“Know thyself” is also one of Sun Tzu’s commands, yet the cultural turn also offers a misleading portrayal of the west. It overlooks patterns of behavior that upset the clean narrative of a western tradition. Greek hoplites and American infantry may have been attuned to fixing and smashing their enemies, but this should not overshadow a frequent practice in European medieval war, also presumably part of the western tradition of battle avoidance. Regardless of their elite warrior cultures, medieval commanders were often wary of the dangers of pitched battle, and were constrained by problems of supply, hygiene, and of survival itself in expeditionary wars. Defenders also had an advantage. Defensive strongholds enabled one side to refuse battle. Between 1071 and 1328 in often-invaded Flanders, there were only 11 battles of note. (32) The weak did not have to be reared in eastern traditions to find alternative ways to combat the strong. When they calculated that they could not resist English invasion through direct combat, Welsh and Scots defenders chose defensive strategies that eastern guerrillas would be proud of, such as scorched earth retreats, cutting off supply lines, punitive raids, and the exploitation of terrain.

Such war is not new, and one does not have to be eastern to practice it. At the risk of stating the obvious, weaker sides of any culture, whether secular or religious, nationalist or Marxist, Arab or Asian, have had to find effective ways to get around their enemies’ strengths and exploit their vulnerabilities. When on the wrong end of a disparity in “hard” power, weaker sides have historically faced the grim arithmetic, that they must be resourceful and flexible and avoid or postpone massed confrontation. No culture enjoys a monopoly over this logic. Being Vietnamese, Islamic, eastern, or oriental was probably not the main driving force behind the asymmetric strategies of the Viet Cong or al Qaeda, any more than being Spanish or American was the main driving force behind the indirect methods of those who took on Napoleon or the British Empire. (33)

The cultural turn, therefore, misses out the pragmatism and wiliness of both states and non-state actors at war. To cut it to its proper size without dismissing it altogether, it should be tempered by a less fashionable concept: power and weakness. The size, wealth, resources, and technology of the adversary are a major driver of behavior in war. Rather than being necessarily determinative, a war culture can be an epiphenomenal adaptation to a material environment. Codes of morality and honor can also be reactions to the distribution of power. Unable to compete in pitched battle, the French Resistance and Hezbollah were scorned by their opponents for hiding among the civilian population, while the frustrations of the powerful were summarized by an American military observer in Southeast Asia in 1964: “If only the little bastards would come out of the jungle and fight like men, we’d cream them.” (34)

One of the problems with the cultural approach is its default image of powerful westerners against weaker easterners. But consider the occasions when eastern cultures have found themselves in a position of dominance, combating weaker foes. It is not obvious that they have consistently wielded their power more subtly. Against the brutality of the Tamil Tigers in its long civil war, Sri Lanka’s Sinhalese government replied not primarily with psychological operations, intelligence gathering, or a coherent long-term political plan. Instead, it replied with counter-brutality, deploying paramilitary death squads in reprisal killings. (35) If the case of a former British colony doesn’t persuade, then what of the mixed record of counterinsurgencies in Nepal, with its often-indiscriminate and politically ineffective “Encircle and Kill” strategy, or China’s occupation of Tibet, where demolishing religious shrines or outlawing native language wasn’t exactly a “hearts and minds” campaign? The temptation to smash a rebellion–with the raw use of power and unsophisticated techniques–transcends culture.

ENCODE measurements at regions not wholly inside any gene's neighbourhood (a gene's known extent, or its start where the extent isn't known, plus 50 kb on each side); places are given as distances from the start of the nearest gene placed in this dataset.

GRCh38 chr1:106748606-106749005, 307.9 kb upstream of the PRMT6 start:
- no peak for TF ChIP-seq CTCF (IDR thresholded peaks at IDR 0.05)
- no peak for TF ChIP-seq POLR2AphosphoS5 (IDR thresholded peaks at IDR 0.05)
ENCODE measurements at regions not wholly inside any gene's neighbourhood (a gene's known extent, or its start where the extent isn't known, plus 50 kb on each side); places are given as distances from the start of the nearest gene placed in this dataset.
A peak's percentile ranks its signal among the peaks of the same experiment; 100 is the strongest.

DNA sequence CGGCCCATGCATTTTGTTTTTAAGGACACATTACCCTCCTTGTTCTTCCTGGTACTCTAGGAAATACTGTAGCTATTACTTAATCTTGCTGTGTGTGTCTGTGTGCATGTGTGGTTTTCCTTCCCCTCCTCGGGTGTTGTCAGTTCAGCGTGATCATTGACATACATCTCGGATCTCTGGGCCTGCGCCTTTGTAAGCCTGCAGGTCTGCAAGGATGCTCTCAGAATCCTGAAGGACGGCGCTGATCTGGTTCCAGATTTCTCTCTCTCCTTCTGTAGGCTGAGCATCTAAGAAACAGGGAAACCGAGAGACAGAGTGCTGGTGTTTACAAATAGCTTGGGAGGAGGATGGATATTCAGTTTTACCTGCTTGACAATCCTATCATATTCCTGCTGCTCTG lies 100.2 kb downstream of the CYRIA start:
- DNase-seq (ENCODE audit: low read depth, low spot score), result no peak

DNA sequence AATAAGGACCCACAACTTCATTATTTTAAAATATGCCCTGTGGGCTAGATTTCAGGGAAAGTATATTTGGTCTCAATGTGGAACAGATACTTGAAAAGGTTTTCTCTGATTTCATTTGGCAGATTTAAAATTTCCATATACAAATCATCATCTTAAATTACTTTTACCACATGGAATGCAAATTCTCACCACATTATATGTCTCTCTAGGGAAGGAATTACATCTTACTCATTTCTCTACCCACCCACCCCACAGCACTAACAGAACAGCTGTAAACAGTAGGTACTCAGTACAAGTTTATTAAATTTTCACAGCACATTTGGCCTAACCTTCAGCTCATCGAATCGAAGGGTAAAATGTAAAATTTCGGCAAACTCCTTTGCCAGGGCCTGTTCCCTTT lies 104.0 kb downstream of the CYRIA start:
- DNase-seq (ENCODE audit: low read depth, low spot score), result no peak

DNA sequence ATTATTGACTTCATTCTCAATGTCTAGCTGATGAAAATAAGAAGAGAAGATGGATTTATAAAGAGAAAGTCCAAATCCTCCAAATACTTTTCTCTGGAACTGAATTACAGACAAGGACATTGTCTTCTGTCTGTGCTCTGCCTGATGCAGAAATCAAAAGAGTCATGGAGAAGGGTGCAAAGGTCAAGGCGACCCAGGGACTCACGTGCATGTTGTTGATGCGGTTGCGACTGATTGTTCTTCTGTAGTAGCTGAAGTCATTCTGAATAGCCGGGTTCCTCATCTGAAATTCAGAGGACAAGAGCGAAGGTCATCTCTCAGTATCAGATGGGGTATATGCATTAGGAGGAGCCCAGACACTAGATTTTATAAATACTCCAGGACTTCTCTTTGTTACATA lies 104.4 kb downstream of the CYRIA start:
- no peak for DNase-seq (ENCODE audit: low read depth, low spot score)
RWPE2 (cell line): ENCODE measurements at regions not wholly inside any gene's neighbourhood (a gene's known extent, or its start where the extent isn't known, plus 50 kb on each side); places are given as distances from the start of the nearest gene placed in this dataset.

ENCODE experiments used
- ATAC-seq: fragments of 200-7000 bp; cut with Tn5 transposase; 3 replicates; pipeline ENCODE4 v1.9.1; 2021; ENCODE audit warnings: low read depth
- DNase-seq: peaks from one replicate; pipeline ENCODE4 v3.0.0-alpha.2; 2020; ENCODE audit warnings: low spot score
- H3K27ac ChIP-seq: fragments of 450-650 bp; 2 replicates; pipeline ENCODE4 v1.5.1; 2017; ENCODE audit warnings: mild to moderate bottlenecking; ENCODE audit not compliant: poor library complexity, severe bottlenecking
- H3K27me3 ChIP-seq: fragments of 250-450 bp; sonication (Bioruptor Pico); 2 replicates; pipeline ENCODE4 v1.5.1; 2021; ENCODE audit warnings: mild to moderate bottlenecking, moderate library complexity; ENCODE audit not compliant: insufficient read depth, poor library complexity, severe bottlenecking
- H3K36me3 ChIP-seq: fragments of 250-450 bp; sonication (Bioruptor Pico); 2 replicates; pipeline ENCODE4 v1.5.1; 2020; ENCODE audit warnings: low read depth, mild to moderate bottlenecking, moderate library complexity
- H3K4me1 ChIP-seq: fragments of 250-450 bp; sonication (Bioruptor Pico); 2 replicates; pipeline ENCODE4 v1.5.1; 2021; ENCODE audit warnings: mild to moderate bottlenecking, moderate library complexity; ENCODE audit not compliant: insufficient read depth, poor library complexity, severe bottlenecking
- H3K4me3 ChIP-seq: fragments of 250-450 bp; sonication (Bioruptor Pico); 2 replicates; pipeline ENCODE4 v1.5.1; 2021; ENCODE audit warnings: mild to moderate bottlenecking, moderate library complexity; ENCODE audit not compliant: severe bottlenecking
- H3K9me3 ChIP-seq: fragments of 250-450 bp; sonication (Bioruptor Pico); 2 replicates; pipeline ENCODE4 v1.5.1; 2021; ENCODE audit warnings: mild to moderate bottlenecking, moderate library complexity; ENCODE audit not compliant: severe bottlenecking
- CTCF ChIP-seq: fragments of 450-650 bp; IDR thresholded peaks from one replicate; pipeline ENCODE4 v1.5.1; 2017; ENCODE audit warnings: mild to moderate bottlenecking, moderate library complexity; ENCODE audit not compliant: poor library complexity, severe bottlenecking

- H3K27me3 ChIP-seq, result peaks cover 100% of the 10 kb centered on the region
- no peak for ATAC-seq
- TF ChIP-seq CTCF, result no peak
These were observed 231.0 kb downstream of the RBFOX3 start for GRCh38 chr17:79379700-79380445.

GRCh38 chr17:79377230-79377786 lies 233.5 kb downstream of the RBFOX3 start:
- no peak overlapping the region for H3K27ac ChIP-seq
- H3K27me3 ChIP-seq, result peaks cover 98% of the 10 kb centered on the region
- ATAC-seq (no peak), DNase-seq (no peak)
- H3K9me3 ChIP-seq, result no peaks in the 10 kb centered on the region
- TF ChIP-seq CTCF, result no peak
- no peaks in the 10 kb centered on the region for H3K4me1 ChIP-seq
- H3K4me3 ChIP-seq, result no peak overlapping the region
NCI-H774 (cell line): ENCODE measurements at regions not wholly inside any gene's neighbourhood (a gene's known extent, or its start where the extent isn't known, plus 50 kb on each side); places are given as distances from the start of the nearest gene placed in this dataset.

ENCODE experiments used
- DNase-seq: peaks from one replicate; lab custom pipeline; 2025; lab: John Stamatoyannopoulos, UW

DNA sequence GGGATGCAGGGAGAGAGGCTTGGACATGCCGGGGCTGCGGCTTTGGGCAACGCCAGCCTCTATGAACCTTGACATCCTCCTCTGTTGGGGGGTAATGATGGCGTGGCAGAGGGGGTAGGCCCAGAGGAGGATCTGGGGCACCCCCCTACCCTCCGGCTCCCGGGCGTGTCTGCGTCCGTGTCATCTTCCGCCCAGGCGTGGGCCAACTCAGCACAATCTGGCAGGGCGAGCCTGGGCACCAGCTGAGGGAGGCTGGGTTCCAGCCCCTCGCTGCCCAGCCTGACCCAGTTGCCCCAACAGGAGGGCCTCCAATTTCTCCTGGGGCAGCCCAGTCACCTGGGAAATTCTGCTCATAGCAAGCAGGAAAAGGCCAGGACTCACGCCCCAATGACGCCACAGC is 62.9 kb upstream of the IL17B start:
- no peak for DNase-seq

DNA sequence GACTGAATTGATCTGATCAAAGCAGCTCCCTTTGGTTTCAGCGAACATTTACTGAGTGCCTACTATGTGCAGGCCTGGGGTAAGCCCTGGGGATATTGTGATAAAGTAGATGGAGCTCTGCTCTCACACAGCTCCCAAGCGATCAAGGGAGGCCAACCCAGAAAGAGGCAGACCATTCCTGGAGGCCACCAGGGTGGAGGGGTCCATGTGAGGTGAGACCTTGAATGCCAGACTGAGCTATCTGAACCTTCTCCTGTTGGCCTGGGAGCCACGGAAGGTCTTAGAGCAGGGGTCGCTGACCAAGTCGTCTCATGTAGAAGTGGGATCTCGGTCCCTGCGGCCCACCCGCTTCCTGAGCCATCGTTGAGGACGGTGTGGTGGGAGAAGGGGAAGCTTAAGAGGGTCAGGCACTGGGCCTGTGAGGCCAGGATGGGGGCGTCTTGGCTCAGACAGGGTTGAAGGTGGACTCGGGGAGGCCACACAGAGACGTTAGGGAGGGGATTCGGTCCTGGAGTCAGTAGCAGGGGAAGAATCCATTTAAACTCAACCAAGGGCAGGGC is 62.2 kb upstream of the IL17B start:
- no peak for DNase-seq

Furthermore, the claim that easterners are distinctive for avoiding excess or mindless loss of life misunderstands the strategic vision of weaker non-western opponents. From Ho Chi Minh to Osama bin Laden, weaker sides have announced their will to make sacrifice without limit. It is precisely this which they reckon advantages them against the stronger enemy, with its nervous politicians and civilian population reluctant to spend endless blood and treasure. As demonstrated by more than a million dead communists in the North’s ultimate victory in Vietnam, bloodless methods and being economical with casualties was emphatically not a war-winning strategy.

As well as oversimplifying the nature of different traditions, the assumptions of the culturalists also paint a misleading picture of moments where eastern and western cultures clash. Consider historian John Poole’s account of the failed amphibious Gallipoli campaign of 1915, when the British and French empires tried and failed to storm the Dardanelles Strait against Ottoman mobile artillery, on a boundary between Europe and Asia. Poole shows, with some force, that Turkish light infantry lured the British Norfolk battalion into a trap by withdrawing into the interior and surrounding and am bushing terrified Tommies. This trap, he argues, was an example of the military heritage of Asia Minor.

Apart from the problem that the Turks were being advised by the Germans, Poole’s account does not tell the whole story about the nature of the western invaders. The most striking exercise of deception was carried out not by the Turks but by the British four months later, who pulled off one of the most difficult tasks in war: a large-scale retreat. British estimates reckoned that the withdrawal from Suvla Bay and Anzac Cove would cost casualties of 40,000. But Sir Charles Monro devised ruses, such as the appearance of routine, fires left burning, and rifles rigged to fire themselves. Eighty thousand men with their vehicles, guns, and animals were evacuated. Only five men were wounded. (36)